Injuries from alcohol-induced night sledging on the rise

A letter in this week's BMJ has highlighted the alarming increase in the incidence of injuries resulting from sledging at night and after drinking alcohol.

In addition to causing staffing problems, poor clinic attendance rates, and an increased number of falls, the recent snowfall -- mirrored across much of Europe -- has produced an increase in sledging injuries, wrote Dr. Alice Clarke and colleagues at Worcestershire Royal Hospital, U.K. A large number of these injuries were associated with sledging at night and/or after the consumption of alcohol.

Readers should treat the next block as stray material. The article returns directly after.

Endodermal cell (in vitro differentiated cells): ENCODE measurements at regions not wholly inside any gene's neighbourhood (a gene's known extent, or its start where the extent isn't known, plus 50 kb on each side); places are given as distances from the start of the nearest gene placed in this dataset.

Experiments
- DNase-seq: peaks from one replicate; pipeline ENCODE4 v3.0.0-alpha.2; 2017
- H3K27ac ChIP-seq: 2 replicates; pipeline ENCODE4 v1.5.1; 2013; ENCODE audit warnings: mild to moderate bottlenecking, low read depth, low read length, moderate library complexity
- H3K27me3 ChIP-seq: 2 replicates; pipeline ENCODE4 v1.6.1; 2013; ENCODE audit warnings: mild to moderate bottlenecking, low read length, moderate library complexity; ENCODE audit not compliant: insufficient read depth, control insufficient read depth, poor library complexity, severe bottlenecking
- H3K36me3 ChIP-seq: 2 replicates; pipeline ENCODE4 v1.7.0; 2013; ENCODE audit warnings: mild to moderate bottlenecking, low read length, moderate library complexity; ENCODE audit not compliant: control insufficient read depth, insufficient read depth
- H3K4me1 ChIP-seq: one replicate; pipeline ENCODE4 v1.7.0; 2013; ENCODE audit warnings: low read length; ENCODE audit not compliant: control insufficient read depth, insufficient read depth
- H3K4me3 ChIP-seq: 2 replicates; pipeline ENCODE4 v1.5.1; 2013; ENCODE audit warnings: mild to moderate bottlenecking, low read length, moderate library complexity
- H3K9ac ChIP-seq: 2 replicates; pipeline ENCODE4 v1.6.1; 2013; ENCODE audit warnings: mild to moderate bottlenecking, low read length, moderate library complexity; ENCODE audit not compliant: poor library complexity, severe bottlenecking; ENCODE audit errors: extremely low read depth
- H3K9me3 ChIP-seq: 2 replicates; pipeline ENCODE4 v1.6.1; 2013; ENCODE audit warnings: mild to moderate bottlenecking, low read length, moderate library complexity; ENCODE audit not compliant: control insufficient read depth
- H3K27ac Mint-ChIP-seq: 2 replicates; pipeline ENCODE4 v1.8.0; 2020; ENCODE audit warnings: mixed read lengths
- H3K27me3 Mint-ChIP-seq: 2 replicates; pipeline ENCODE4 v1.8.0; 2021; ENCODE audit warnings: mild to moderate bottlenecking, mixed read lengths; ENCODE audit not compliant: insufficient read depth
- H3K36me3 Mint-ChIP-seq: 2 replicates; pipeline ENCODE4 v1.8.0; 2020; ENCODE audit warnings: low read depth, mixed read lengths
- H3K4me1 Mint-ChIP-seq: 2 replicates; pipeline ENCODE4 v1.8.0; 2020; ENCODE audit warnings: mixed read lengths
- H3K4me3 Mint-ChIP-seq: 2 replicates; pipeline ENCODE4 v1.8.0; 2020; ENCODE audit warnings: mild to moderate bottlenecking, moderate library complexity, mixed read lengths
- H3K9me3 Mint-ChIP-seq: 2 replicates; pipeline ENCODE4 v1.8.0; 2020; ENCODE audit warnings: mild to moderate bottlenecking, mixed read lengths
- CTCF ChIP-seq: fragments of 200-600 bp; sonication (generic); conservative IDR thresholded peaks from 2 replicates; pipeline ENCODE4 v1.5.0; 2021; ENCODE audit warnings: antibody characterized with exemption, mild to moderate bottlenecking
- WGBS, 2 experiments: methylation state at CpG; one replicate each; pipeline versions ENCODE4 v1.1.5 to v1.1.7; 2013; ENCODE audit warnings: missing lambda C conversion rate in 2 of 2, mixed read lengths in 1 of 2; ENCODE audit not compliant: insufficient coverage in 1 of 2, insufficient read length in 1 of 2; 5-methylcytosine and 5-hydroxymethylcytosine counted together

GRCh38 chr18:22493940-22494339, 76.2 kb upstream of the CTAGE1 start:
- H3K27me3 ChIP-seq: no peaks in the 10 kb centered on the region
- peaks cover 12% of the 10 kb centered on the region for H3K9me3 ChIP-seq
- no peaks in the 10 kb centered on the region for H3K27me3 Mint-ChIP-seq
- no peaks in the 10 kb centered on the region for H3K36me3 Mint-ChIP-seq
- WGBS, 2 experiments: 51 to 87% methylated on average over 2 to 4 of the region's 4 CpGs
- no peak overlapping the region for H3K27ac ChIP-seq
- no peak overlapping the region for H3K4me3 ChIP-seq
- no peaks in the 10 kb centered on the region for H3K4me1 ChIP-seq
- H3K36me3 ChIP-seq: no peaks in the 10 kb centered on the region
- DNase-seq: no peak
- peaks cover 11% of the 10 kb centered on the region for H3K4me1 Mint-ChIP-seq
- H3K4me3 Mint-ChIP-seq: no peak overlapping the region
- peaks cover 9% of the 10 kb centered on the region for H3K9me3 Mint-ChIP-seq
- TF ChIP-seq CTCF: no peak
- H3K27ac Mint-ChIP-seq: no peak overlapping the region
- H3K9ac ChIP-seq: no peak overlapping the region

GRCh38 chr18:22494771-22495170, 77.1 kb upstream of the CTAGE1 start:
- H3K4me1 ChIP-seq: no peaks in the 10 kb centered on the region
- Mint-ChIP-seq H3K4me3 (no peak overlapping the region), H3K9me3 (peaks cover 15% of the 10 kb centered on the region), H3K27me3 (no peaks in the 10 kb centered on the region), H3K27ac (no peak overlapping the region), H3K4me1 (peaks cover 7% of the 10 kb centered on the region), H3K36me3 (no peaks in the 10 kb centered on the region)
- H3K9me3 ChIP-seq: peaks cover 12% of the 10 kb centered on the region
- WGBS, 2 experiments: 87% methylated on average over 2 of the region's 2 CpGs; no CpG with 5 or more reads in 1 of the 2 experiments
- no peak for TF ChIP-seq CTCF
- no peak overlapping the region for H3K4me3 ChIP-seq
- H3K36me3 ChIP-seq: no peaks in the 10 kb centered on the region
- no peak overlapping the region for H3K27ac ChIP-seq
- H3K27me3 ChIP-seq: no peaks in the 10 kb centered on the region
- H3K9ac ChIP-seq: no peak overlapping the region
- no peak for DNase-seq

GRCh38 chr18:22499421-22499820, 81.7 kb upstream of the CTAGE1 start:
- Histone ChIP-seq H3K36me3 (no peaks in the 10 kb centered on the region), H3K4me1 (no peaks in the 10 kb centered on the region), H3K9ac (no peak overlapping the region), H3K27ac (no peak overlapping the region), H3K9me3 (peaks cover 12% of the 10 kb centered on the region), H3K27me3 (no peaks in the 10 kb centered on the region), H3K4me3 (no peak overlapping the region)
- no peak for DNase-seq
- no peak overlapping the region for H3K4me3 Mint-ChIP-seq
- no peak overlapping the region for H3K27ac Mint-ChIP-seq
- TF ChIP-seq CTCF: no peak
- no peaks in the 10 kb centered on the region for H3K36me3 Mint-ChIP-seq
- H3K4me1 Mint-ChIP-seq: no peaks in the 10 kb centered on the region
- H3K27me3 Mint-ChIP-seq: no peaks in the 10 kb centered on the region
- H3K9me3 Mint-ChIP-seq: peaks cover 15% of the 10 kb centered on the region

Twenty orthopedic injuries caused by sledging were experienced at the hospital within three days, and they occurred in all age groups and varied in severity from minor fractures to serious injuries, according to Clarke and colleagues. One patient needed surgery for a ruptured spleen, and another had a degloving injury of the scrotum and buttocks.

In a previous cold spell, a patient died after hitting a tree at speed, the authors added.

As a result, they emphasized the dangers of sledging and recommended that it be avoided in poor light and after drinking alcohol.

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